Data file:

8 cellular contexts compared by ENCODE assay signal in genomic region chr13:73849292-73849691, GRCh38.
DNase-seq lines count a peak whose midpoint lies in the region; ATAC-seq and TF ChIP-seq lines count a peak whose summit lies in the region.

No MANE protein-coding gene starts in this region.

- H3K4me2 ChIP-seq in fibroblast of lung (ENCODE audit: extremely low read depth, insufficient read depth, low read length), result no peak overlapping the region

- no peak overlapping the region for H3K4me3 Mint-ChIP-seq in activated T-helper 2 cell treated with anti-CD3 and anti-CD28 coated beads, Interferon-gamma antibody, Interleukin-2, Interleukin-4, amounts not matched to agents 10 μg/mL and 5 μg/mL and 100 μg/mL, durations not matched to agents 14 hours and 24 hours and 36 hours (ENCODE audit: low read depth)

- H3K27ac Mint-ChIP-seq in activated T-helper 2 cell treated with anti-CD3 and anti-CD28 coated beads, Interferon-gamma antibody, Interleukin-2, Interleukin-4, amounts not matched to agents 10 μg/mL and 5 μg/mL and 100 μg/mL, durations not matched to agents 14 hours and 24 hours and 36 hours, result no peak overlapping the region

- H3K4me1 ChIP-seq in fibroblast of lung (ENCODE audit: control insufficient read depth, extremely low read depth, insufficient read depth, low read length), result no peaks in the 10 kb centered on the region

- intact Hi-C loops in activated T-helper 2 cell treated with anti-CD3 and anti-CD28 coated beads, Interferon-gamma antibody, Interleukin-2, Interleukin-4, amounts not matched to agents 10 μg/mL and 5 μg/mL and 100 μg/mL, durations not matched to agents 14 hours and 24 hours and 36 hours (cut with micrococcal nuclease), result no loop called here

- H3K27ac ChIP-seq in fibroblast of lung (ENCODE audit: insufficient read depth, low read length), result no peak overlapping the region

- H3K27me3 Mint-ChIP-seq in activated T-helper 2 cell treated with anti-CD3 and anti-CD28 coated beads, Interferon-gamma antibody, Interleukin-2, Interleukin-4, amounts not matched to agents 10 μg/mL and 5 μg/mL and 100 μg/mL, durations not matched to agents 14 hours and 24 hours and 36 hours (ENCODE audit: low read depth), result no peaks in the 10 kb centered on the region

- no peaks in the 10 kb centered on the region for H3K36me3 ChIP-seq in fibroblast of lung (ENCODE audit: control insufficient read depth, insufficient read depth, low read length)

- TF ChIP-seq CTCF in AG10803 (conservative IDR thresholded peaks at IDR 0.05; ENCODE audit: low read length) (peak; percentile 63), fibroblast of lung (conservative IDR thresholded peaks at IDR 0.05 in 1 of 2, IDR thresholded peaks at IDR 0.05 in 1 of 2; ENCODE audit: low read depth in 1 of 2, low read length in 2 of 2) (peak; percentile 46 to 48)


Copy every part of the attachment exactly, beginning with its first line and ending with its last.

8 cellular contexts compared by ENCODE assay signal in genomic region chr13:73849292-73849691, GRCh38.
DNase-seq lines count a peak whose midpoint lies in the region; ATAC-seq and TF ChIP-seq lines count a peak whose summit lies in the region.

No MANE protein-coding gene starts in this region.

- H3K4me2 ChIP-seq in fibroblast of lung (ENCODE audit: extremely low read depth, insufficient read depth, low read length), result no peak overlapping the region

- no peak overlapping the region for H3K4me3 Mint-ChIP-seq in activated T-helper 2 cell treated with anti-CD3 and anti-CD28 coated beads, Interferon-gamma antibody, Interleukin-2, Interleukin-4, amounts not matched to agents 10 μg/mL and 5 μg/mL and 100 μg/mL, durations not matched to agents 14 hours and 24 hours and 36 hours (ENCODE audit: low read depth)

- H3K27ac Mint-ChIP-seq in activated T-helper 2 cell treated with anti-CD3 and anti-CD28 coated beads, Interferon-gamma antibody, Interleukin-2, Interleukin-4, amounts not matched to agents 10 μg/mL and 5 μg/mL and 100 μg/mL, durations not matched to agents 14 hours and 24 hours and 36 hours, result no peak overlapping the region

- H3K4me1 ChIP-seq in fibroblast of lung (ENCODE audit: control insufficient read depth, extremely low read depth, insufficient read depth, low read length), result no peaks in the 10 kb centered on the region

- intact Hi-C loops in activated T-helper 2 cell treated with anti-CD3 and anti-CD28 coated beads, Interferon-gamma antibody, Interleukin-2, Interleukin-4, amounts not matched to agents 10 μg/mL and 5 μg/mL and 100 μg/mL, durations not matched to agents 14 hours and 24 hours and 36 hours (cut with micrococcal nuclease), result no loop called here

- H3K27ac ChIP-seq in fibroblast of lung (ENCODE audit: insufficient read depth, low read length), result no peak overlapping the region

- H3K27me3 Mint-ChIP-seq in activated T-helper 2 cell treated with anti-CD3 and anti-CD28 coated beads, Interferon-gamma antibody, Interleukin-2, Interleukin-4, amounts not matched to agents 10 μg/mL and 5 μg/mL and 100 μg/mL, durations not matched to agents 14 hours and 24 hours and 36 hours (ENCODE audit: low read depth), result no peaks in the 10 kb centered on the region

- no peaks in the 10 kb centered on the region for H3K36me3 ChIP-seq in fibroblast of lung (ENCODE audit: control insufficient read depth, insufficient read depth, low read length)

- TF ChIP-seq CTCF in AG10803 (conservative IDR thresholded peaks at IDR 0.05; ENCODE audit: low read length) (peak; percentile 63), fibroblast of lung (conservative IDR thresholded peaks at IDR 0.05 in 1 of 2, IDR thresholded peaks at IDR 0.05 in 1 of 2; ENCODE audit: low read depth in 1 of 2, low read length in 2 of 2) (peak; percentile 46 to 48)